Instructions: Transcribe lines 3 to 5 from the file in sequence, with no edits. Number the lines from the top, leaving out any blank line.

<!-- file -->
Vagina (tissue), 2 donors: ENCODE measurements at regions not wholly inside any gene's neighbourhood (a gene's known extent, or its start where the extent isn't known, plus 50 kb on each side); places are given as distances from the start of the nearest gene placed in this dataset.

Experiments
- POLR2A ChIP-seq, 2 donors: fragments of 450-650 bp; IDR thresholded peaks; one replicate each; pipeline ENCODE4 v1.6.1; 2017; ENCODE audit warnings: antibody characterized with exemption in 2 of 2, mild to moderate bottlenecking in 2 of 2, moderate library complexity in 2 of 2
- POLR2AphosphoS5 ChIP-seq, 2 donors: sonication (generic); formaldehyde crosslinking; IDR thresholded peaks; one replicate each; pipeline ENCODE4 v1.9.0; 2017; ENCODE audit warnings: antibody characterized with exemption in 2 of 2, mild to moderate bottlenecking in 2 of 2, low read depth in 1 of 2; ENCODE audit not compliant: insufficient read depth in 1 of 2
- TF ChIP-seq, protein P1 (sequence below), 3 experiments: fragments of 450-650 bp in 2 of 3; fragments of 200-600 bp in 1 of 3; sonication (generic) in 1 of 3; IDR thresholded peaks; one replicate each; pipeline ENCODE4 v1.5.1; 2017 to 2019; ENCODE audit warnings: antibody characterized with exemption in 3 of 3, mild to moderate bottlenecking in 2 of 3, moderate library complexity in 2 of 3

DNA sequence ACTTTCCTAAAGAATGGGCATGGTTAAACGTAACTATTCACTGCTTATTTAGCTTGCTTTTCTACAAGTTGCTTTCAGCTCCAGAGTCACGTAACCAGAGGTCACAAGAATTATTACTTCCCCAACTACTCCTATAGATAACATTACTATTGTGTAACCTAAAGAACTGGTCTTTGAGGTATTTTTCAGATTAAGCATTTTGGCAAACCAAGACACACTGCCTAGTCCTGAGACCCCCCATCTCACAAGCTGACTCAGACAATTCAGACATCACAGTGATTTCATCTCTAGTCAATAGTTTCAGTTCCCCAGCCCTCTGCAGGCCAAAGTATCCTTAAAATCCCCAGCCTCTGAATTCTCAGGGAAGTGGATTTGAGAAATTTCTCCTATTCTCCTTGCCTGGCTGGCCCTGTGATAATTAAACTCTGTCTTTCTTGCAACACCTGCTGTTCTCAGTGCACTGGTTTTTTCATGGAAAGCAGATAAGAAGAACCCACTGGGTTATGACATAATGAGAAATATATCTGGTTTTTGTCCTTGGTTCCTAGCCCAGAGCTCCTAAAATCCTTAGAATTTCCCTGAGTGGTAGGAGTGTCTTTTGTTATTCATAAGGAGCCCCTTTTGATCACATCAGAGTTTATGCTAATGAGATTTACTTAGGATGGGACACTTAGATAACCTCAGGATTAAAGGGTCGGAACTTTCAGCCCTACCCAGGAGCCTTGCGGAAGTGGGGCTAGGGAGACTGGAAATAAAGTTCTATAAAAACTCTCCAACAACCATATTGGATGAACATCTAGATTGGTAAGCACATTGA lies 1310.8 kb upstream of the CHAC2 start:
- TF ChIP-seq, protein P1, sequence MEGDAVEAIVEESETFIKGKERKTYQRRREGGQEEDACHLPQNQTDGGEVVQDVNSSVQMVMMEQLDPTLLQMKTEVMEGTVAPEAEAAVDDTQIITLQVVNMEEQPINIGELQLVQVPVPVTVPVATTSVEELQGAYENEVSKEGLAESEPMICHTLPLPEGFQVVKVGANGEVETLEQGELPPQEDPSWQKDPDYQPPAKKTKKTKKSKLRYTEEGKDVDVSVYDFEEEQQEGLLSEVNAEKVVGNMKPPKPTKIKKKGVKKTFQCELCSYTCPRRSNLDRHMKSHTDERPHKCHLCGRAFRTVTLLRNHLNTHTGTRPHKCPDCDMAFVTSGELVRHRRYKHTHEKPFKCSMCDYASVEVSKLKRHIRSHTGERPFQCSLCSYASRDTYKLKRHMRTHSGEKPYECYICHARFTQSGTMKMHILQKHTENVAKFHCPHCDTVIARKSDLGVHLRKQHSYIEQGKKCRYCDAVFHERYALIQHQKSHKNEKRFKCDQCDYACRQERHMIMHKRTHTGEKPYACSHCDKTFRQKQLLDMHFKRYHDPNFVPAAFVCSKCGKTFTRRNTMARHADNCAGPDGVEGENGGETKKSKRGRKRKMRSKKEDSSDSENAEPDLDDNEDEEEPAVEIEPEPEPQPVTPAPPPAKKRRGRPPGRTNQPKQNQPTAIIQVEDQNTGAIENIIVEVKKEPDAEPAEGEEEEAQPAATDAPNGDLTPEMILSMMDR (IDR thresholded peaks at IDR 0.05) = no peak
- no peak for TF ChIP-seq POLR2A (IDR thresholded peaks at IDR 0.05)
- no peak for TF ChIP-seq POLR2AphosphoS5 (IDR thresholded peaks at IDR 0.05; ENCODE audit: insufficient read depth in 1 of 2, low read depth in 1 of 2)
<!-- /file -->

- POLR2A ChIP-seq, 2 donors: fragments of 450-650 bp; IDR thresholded peaks; one replicate each; pipeline ENCODE4 v1.6.1; 2017; ENCODE audit warnings: antibody characterized with exemption in 2 of 2, mild to moderate bottlenecking in 2 of 2, moderate library complexity in 2 of 2
- POLR2AphosphoS5 ChIP-seq, 2 donors: sonication (generic); formaldehyde crosslinking; IDR thresholded peaks; one replicate each; pipeline ENCODE4 v1.9.0; 2017; ENCODE audit warnings: antibody characterized with exemption in 2 of 2, mild to moderate bottlenecking in 2 of 2, low read depth in 1 of 2; ENCODE audit not compliant: insufficient read depth in 1 of 2
- TF ChIP-seq, protein P1 (sequence below), 3 experiments: fragments of 450-650 bp in 2 of 3; fragments of 200-600 bp in 1 of 3; sonication (generic) in 1 of 3; IDR thresholded peaks; one replicate each; pipeline ENCODE4 v1.5.1; 2017 to 2019; ENCODE audit warnings: antibody characterized with exemption in 3 of 3, mild to moderate bottlenecking in 2 of 3, moderate library complexity in 2 of 3